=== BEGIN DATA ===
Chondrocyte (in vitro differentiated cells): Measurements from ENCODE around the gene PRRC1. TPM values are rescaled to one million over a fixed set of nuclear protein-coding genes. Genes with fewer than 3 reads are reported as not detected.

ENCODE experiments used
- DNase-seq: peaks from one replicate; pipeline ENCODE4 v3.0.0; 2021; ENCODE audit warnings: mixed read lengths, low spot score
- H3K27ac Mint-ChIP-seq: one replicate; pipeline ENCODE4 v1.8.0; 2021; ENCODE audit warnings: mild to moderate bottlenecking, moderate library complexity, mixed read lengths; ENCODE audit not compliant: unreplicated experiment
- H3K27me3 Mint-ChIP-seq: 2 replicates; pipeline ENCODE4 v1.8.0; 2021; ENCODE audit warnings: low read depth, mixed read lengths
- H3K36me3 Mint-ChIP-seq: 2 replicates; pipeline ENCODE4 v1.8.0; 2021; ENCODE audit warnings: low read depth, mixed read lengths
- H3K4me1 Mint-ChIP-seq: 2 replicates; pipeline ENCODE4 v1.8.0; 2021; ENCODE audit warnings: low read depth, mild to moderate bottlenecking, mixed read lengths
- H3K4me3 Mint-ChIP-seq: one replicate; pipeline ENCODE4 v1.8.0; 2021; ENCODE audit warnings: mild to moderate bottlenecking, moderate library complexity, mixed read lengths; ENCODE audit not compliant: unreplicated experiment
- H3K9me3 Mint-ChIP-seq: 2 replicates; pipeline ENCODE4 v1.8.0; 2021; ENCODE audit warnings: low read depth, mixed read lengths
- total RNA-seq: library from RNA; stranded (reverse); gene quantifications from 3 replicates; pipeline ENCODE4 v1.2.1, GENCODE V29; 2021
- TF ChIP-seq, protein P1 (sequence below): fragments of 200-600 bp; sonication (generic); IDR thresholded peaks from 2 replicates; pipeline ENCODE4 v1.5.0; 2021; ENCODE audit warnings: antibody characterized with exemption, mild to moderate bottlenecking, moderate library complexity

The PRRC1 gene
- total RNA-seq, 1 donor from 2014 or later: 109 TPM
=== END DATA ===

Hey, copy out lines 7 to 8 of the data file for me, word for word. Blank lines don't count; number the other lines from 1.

- H3K4me1 Mint-ChIP-seq: 2 replicates; pipeline ENCODE4 v1.8.0; 2021; ENCODE audit warnings: low read depth, mild to moderate bottlenecking, mixed read lengths
- H3K4me3 Mint-ChIP-seq: one replicate; pipeline ENCODE4 v1.8.0; 2021; ENCODE audit warnings: mild to moderate bottlenecking, moderate library complexity, mixed read lengths; ENCODE audit not compliant: unreplicated experiment